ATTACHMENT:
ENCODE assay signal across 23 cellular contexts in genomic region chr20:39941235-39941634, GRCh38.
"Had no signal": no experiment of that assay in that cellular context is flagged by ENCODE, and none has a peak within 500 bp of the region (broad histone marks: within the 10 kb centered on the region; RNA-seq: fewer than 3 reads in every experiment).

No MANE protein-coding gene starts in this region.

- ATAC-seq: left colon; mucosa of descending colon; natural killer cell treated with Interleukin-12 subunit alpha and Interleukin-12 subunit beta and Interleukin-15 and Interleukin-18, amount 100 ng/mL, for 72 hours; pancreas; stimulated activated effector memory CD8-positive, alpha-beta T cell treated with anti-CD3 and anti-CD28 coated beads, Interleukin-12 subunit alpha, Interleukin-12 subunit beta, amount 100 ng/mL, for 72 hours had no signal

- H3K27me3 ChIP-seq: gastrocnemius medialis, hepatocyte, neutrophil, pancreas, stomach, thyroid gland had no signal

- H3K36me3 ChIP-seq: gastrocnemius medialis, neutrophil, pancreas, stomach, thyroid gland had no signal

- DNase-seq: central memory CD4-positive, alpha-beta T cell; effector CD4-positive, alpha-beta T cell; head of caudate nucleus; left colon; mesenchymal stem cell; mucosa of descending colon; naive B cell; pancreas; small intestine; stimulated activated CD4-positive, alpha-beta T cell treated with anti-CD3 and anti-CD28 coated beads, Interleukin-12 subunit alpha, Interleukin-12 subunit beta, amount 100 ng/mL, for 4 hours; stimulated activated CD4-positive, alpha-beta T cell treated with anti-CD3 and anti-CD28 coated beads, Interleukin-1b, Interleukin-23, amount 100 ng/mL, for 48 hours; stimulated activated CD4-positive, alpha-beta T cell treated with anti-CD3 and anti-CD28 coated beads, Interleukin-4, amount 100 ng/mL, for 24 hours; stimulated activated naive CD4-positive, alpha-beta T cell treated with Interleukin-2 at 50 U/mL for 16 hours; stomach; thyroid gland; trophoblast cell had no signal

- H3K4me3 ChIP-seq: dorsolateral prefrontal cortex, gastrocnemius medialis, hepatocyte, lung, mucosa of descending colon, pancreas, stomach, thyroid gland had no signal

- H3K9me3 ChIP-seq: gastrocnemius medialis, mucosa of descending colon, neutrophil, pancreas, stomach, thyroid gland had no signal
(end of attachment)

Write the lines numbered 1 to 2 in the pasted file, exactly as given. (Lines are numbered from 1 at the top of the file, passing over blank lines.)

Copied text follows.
ENCODE assay signal across 23 cellular contexts in genomic region chr20:39941235-39941634, GRCh38.
"Had no signal": no experiment of that assay in that cellular context is flagged by ENCODE, and none has a peak within 500 bp of the region (broad histone marks: within the 10 kb centered on the region; RNA-seq: fewer than 3 reads in every experiment).